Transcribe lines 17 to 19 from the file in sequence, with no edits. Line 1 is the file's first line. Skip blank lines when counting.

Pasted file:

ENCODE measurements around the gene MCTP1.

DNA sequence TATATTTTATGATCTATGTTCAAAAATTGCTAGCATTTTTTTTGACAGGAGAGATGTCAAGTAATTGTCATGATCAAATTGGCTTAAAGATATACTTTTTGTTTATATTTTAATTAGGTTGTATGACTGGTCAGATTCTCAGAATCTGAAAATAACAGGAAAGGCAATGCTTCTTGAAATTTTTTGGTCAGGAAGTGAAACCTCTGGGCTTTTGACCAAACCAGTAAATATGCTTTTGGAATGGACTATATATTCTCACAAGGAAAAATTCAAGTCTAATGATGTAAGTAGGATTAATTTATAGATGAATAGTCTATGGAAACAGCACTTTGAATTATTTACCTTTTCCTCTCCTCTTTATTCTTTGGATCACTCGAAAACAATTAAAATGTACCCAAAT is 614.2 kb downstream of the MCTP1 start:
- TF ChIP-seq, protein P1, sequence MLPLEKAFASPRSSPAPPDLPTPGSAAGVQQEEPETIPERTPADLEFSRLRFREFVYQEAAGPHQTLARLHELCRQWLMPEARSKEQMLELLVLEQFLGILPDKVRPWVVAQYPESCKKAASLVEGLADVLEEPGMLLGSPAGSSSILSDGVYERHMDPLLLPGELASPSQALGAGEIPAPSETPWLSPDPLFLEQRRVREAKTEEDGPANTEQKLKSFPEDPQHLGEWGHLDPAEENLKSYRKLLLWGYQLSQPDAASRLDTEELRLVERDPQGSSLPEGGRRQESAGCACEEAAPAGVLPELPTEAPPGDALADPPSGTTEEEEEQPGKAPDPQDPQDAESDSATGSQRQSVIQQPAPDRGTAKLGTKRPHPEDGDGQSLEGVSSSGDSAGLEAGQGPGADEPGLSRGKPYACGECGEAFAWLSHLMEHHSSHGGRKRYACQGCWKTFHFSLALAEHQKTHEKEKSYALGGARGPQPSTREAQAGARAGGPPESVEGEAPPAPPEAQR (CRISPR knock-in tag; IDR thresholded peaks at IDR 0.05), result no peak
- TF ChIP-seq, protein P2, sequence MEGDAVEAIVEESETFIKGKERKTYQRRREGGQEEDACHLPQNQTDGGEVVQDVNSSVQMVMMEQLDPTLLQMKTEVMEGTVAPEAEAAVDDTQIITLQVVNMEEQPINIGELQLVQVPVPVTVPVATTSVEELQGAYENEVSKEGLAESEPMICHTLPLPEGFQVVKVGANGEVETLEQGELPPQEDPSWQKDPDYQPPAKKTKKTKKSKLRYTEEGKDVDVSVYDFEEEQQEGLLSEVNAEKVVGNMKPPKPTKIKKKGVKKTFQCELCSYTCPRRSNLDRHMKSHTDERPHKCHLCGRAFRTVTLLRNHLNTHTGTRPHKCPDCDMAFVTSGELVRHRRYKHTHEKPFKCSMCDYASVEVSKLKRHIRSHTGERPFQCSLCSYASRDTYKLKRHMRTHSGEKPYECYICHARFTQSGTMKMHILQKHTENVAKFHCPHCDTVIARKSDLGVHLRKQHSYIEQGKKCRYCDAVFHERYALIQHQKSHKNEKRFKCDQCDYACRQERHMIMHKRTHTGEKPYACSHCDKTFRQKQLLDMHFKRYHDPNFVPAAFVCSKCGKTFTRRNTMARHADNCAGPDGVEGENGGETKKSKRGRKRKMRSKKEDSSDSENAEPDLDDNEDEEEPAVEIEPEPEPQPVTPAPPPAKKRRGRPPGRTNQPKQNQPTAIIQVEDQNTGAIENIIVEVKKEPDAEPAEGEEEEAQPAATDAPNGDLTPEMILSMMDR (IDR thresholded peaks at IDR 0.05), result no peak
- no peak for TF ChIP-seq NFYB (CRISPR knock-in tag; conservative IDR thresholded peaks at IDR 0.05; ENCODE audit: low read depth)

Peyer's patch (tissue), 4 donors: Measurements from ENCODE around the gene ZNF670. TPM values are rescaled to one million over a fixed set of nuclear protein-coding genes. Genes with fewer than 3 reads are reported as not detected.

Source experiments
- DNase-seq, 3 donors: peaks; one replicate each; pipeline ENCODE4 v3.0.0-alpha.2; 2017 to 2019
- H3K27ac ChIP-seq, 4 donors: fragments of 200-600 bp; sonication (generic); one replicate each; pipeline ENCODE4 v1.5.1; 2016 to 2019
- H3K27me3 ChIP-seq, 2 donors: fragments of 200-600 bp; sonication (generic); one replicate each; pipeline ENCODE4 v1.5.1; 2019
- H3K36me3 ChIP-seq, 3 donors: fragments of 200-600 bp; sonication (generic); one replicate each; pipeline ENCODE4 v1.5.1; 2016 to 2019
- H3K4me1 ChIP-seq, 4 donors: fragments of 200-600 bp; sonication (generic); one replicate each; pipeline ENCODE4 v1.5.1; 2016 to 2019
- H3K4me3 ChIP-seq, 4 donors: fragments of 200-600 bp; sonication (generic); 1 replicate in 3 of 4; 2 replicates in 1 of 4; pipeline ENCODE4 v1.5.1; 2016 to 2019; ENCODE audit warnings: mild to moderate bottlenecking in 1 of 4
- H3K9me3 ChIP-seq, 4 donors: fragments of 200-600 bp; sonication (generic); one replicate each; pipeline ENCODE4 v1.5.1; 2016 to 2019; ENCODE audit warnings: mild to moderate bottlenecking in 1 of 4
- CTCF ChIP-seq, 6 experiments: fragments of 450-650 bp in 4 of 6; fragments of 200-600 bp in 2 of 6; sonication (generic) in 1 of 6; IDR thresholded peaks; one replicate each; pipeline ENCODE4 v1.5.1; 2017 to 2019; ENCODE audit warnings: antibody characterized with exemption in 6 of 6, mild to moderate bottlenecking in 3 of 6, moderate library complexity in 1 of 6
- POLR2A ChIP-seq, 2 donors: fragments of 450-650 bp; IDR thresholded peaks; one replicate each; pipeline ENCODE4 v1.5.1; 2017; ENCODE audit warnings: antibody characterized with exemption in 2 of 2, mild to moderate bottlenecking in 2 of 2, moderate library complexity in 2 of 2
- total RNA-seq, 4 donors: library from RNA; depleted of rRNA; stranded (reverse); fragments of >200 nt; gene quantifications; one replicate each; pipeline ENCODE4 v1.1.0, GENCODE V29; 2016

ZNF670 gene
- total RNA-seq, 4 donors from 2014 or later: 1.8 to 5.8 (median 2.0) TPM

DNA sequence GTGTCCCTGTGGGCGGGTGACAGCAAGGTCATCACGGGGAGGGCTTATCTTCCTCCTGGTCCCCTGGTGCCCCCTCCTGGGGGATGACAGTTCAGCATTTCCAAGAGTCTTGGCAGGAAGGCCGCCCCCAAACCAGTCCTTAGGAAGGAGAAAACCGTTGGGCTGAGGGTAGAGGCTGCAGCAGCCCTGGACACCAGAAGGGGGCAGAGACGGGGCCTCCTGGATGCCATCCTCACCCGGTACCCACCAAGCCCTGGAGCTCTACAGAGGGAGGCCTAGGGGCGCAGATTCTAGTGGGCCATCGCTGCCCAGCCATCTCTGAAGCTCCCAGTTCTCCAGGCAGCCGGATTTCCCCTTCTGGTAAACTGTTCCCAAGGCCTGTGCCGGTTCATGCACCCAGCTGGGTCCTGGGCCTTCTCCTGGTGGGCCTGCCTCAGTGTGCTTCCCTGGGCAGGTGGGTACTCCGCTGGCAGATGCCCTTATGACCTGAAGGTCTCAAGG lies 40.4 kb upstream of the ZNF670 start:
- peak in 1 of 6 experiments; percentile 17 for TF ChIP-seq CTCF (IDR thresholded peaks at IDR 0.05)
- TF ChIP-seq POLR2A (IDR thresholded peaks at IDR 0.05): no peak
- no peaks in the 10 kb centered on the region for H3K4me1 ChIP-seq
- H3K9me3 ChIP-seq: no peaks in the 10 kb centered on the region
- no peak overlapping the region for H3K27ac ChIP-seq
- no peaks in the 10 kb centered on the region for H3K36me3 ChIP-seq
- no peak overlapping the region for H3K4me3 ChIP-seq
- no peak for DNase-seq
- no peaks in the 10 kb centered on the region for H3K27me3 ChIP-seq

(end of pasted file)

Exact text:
- total RNA-seq, 4 donors: library from RNA; depleted of rRNA; stranded (reverse); fragments of >200 nt; gene quantifications; one replicate each; pipeline ENCODE4 v1.1.0, GENCODE V29; 2016

ZNF670 gene
- total RNA-seq, 4 donors from 2014 or later: 1.8 to 5.8 (median 2.0) TPM